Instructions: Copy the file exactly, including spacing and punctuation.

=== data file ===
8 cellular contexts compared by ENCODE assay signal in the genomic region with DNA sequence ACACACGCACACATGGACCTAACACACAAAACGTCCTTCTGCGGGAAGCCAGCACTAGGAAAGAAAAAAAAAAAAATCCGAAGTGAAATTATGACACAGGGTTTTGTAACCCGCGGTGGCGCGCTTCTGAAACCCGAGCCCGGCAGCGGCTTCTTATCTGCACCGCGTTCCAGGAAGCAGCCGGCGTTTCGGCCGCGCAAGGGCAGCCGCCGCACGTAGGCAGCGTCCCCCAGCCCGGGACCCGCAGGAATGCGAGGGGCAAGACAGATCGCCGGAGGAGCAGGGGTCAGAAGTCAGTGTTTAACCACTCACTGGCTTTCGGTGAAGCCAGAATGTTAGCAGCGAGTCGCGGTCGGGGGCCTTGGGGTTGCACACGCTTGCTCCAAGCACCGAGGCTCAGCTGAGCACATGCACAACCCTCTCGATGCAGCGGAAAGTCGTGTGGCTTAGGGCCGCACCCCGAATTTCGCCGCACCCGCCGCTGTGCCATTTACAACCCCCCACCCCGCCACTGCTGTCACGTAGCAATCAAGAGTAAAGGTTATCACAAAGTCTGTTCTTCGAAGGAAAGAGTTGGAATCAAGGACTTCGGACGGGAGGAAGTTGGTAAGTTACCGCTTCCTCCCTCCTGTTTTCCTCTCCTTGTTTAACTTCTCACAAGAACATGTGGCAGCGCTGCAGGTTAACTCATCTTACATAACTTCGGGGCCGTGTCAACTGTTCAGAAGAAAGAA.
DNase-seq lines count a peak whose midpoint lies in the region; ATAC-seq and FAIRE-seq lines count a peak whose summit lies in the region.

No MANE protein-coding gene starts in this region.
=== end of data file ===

8 cellular contexts compared by ENCODE assay signal in the genomic region with DNA sequence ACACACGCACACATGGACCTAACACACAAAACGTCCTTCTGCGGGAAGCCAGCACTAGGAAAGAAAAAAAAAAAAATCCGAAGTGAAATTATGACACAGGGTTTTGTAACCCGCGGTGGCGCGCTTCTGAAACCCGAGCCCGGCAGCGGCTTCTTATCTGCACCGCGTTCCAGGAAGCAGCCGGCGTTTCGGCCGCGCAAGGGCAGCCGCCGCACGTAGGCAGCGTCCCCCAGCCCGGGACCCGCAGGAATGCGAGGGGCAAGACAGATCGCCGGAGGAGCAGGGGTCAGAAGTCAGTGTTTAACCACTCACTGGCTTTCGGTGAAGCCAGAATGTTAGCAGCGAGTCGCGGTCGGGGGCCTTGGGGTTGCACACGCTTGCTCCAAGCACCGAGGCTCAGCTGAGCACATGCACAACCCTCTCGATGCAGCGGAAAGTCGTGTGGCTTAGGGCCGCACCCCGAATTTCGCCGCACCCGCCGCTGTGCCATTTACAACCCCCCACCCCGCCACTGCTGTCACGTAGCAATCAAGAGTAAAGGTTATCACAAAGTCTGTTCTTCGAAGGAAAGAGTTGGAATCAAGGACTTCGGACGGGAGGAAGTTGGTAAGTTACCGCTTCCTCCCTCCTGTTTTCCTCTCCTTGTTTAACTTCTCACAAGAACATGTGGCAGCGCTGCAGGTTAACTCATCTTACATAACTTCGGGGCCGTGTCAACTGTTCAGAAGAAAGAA.
DNase-seq lines count a peak whose midpoint lies in the region; ATAC-seq and FAIRE-seq lines count a peak whose summit lies in the region.

No MANE protein-coding gene starts in this region.